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Friday, November 7, 2008

For a few years now, I have struggled with the concept that I am not a poet. It's like a weather forecast: all the conditions are right but the storm just isn't happening. I have bipolar disorder, which usually a side effect is the individual being a bit more creative, and has also lead me into situations and experiences that I frankly would rather never have had. I'm fairly intelligent, even bordering into clever. I have a good command of the english language and I typically spell things correctly.

Prose comes to me like music came to Mozart. The best way to describe anything is with a far fetched bizarre analogy, which I even use in my papers for school. In fact, many of my grades on term papers were saved from lousy research by exotically descriptive prose and a good analogy.

But what is poetry? Ryan studied it, and I have not. Sure, I've read books, and discovered that Dickinson is not to my liking, and so forth. Where does one cross the line. It's like traveling in the United States; adjacent states can be so similar that you may not know you've crossed the line except for the sign. I've heard rap called the poetry of the streets, and I've heard rock stars called poets, but I can't usually accept either of those labels. Rap can be very cleverly rhymed, but what does it do? I don't see past the egocentricity and party boasts. Rock lyrics can be so vague. Some of the songs that used to really move me now seem to me to be nothing more than words chosen at random out of a dictionary by a word-sniffing dog. Unfortunately, this kind of writing is what my attempts usually emulate.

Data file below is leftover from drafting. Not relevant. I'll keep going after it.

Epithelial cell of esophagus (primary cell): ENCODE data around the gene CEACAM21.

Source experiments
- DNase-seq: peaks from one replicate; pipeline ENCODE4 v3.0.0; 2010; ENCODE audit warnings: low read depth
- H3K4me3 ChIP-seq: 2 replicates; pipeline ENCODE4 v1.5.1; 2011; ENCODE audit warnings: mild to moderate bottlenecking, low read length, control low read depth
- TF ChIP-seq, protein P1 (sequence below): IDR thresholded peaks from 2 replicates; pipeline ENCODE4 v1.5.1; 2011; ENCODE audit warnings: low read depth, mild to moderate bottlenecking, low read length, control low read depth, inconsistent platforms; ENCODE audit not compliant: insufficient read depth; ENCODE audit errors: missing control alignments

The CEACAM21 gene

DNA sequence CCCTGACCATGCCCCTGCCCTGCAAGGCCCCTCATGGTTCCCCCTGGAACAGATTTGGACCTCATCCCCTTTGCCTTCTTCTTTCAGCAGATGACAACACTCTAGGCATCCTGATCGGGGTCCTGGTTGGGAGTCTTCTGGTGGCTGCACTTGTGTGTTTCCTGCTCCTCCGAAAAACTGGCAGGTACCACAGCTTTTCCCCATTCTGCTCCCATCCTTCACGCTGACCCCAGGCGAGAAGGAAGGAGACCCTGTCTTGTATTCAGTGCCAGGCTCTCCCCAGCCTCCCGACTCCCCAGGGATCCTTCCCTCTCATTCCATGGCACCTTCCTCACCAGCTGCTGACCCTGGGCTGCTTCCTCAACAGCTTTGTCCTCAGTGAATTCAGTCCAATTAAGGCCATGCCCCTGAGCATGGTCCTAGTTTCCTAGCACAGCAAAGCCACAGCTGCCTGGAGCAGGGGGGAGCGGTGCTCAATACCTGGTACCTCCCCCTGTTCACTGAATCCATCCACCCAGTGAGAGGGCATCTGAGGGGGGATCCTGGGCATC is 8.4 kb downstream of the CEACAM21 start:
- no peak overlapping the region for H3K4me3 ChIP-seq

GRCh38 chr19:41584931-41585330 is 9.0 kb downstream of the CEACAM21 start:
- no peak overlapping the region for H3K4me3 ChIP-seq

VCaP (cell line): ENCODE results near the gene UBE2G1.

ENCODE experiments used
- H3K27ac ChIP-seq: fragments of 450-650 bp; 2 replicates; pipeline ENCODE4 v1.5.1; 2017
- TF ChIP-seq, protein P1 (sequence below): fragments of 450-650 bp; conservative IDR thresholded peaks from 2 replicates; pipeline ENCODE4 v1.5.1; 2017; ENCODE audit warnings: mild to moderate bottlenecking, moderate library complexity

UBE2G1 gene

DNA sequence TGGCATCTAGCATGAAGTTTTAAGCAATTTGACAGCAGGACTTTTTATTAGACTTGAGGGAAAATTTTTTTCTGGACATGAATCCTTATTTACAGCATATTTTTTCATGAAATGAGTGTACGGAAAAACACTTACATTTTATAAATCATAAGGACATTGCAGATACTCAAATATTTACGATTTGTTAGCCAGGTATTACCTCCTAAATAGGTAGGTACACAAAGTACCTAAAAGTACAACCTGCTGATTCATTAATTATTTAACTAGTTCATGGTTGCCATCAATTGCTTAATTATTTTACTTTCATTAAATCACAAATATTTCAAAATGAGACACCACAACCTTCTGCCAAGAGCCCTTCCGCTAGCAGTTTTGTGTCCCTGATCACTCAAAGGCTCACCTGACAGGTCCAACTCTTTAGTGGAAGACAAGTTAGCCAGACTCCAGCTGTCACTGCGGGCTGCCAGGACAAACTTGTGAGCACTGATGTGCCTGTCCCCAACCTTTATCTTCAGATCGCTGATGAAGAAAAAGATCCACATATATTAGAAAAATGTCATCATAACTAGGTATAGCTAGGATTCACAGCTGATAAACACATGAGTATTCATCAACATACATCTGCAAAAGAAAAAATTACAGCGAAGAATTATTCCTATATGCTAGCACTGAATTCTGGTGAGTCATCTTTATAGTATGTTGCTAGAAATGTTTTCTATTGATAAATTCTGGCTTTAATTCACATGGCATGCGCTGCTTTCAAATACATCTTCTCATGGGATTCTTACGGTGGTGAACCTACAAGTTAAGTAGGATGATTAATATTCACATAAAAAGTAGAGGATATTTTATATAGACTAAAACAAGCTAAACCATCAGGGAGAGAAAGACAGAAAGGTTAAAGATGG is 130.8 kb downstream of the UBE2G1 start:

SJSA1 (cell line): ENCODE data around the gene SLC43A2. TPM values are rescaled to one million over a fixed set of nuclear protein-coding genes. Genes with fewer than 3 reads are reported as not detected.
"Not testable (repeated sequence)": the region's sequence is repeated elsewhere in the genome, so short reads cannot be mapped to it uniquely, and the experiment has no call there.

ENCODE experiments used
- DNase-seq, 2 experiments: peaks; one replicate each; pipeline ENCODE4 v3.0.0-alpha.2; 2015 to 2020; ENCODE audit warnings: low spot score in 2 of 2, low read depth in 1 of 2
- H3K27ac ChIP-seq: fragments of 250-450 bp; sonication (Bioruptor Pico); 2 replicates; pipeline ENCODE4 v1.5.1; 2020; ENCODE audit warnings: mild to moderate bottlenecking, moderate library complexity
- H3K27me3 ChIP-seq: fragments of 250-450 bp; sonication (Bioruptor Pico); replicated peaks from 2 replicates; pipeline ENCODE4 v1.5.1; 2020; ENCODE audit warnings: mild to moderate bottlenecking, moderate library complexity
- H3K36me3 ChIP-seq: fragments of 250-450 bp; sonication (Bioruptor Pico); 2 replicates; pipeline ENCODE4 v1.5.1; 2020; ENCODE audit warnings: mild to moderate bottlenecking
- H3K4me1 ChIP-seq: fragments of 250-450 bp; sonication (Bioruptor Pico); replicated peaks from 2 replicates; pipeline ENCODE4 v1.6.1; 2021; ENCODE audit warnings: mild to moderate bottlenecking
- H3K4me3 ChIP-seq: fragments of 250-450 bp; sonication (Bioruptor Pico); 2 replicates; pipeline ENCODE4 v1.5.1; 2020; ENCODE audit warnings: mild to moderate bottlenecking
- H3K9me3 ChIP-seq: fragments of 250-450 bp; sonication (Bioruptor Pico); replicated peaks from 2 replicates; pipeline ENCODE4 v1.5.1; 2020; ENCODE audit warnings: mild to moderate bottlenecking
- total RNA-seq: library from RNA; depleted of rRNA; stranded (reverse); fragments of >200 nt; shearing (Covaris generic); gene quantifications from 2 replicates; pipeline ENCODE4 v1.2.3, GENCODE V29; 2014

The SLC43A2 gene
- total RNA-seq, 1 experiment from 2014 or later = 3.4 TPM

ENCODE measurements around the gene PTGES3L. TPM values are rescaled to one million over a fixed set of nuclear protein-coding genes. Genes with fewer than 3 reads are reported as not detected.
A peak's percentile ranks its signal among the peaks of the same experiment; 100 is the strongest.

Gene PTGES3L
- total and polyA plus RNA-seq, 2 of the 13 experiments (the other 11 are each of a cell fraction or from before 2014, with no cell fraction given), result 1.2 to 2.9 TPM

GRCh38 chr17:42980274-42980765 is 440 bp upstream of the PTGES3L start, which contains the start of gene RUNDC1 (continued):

go on
favor everyone but myself
to create just to fail,
and thus fail to create
and the world still anticpates.

No one knows what I'm talking about. This wouldn't get any real respect in academia, or from people who are more literate than limericks. Ryan said writing must be practiced, but I can't fix dribble like I fix my intonation or phrasing in music.

Planes Mistaken For Stars wrote a song that really sums up what I'm feeling (at least to me; in true rock fashion I don't know what they intended to mean).


Poet, I'm sick of your pretty lies.
and it was about the song that sang of the shelves I wished you on, now sing along.
and I used to wish my heart as good, my heart as strong.
Don't say it's gone.
I'll pull the truth to you.
And even if it breaks us both down, don't say it's gone.